‘Hope is as small as a needle’
Like many Edmontonians, Reza Akbari is struggling
to survive the emotional destruction of Flight PS752
By Ashley Orich
LIKE MANY Edmontonians of Iranian descent, Reza Akbari has a personal connection to the recent plane crash in Tehran that claimed all 176 on board, including 57 Canadians.
His friend and basketball teammate, Nasim Rahmanifar, was one of the 13 Edmontonians who died in the crash of Ukraine International Airlines Flight PS752 at Tehran’s Imam Khomeini International Airport Jan. 8.
“I’m thinking, No this didn’t really happen,” he said. “And I’ll go back to the basketball field, and Nasim will be there with that happy beautiful smile. She always had a big smile walking to the field.”
Rahmanifar was on the Boeing 737 when it was struck by two missiles fired by Iran’s Revolutionary Guard. It took the Iranian leadership three days to admit to the act, which has left families in Edmonton and in Iran bereft.
“In the last 40 years, there hasn’t been a single evidence of a top high rank of the country of Iran, particularly the Revolutionary Guard in this case, coming behind a podium and confessing that they’ve done something wrong,” Akbari said.
Some bodies may never be returned, unless the Iranian leadership decides to accept full responsibility and to recognize dual citizenship, Akbari said.
“This is what keeps us motivated every day – passionate to move forward. We want to do whatever we can. And we’re not going to rest until we achieve accountability – justice for the families, for their friends – and we’re not going to rest.”
As president of the Iranian Heritage Society of Edmonton, Akbari has been working since the crash with families, as well as provincial and federal government officials, to see what can be done to help the community.
The Iranian Heritage Society of Edmonton has organized fundraisers and is offering financial support to those who have been impacted the most, but Akbari says all the families say no money can bring back their children. They want justice.
However, achieving justice can be easier said than done.
For starters, Iran doesn’t recognize dual citizenship, so any Iranian-Canadians on the plane are considered Iranian only. Canada and Iran also severed diplomatic ties in 2012 under the Harper government.
“They were begging over the phone: Whatever you can do. Whatever international bodies you can contact, like the UN. Is there anywhere? ‘Cause we can’t do anything in Iran,” Akbari says of the families in Iran.
The admission by Supreme Leader Ayatollah Ali Khamenei that his country had shot down the plane was a historic moment for people of Iran.
“They came behind a podium and confessed they shot at the airplane with two missiles. This was a significant achievement. I don’t know even if necessarily the government of Canada knows the depth of impact on Iranian people to hear that.”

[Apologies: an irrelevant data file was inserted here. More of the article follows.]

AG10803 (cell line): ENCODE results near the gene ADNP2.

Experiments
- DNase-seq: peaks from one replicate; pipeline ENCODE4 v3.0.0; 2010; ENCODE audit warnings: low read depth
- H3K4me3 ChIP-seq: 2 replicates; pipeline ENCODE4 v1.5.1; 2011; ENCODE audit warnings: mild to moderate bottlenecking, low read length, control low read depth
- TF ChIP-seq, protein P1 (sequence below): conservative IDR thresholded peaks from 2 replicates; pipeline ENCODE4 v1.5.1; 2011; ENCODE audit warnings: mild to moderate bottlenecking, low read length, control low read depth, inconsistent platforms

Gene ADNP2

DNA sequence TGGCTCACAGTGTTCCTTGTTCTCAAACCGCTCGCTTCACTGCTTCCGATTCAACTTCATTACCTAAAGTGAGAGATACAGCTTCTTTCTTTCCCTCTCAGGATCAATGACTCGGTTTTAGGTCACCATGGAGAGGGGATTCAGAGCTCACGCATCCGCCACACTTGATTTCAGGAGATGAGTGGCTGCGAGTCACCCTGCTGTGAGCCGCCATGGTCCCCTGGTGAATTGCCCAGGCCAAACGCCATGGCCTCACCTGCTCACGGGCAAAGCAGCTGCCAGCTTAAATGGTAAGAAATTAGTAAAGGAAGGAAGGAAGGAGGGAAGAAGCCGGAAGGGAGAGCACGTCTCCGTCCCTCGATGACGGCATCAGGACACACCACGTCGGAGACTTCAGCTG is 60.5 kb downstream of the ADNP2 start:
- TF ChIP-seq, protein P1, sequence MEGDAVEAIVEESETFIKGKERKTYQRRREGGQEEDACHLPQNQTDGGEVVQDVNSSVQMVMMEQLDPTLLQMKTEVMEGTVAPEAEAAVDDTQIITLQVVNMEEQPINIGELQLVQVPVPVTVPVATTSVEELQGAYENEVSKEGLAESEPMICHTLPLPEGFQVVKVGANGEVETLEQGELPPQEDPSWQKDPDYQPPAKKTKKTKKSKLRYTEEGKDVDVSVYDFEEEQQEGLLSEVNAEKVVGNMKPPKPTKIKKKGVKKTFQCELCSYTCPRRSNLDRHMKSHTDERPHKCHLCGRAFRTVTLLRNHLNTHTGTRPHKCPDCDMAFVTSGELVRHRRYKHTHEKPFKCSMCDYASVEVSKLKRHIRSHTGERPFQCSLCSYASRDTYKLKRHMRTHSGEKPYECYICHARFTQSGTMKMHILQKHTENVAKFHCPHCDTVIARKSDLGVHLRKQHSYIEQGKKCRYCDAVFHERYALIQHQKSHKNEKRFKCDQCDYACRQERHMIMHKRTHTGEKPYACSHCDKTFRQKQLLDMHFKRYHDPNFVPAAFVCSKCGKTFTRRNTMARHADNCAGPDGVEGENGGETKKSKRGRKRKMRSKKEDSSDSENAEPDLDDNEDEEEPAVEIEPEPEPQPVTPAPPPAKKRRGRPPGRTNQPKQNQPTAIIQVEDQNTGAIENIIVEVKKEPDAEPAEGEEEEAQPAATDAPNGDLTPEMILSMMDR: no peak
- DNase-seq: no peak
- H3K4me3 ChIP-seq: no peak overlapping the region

Mayor Don Iveson has also been helpful, Akbari said, offering help with the memorial ceremony, and suggestions for short and long-term plans to help the families and the community.
The most touching moment with the mayor, Akbari says, came when he explained who was a permanent resident and who had citizenship.
Iveson said: “I don’t care what their status is, whoever lives in Edmonton is an Edmontonian.”
Akbari said, “He emphasized it with such a strong expression, and at that time, I think it was the biggest relief that we got in that meeting.”
Now, the main focus is how to keep the memory of the victims alive, Akbari said. The heritage society is arranging events over the next eight months, ranging from social gatherings to programming for International Women’s Day. The latter is expected to “really resonate with the values and dreams of the females that were on the plane from the youngest to the oldest.”
Around the world, memorials and events have also been planned in honour of the victims. In Ukraine, Jan. 9, the day after the crash, was declared a day of mourning.
“Flags were flying at half mast and flowers were brought to Boryspil Airport in Kyiv,” said Svitlana Krys, who is the Kule Chair in Ukrainian Studies at MacEwan University .
“In Canada, the Ukrainian Canada Congress issued a statement in regards to this tragedy. The Ukrainian Consulate has a book of condolences at City Hall where people can leave messages.”
After talking to the media about Iran, Akbari said he will never be able to return to his home country. He can never go back to see his family. Nor can any of the other people speaking out about Iran.
However, he said, he felt the risk was worth it.
“In 2005, I sat on a plane with an international student’s visa, and came with so much hope to Canada.”
Now, 15 years later, he found himself looking at the list of victims and seeing someone who was following in his footsteps.
“Amir Hossein – he was with an international student visa – he was on that plane. He left with so much hope, but he never made it.
“I can relate to so many stories on that plane. It could be me, it could be anybody else. There’s no difference. The only way we can move forward – I cannot accept this walk-away.
“And me and my wife, we tell each other, even if that hope is as small as a needle, if one day or 40 years, I want to lead with that hope.”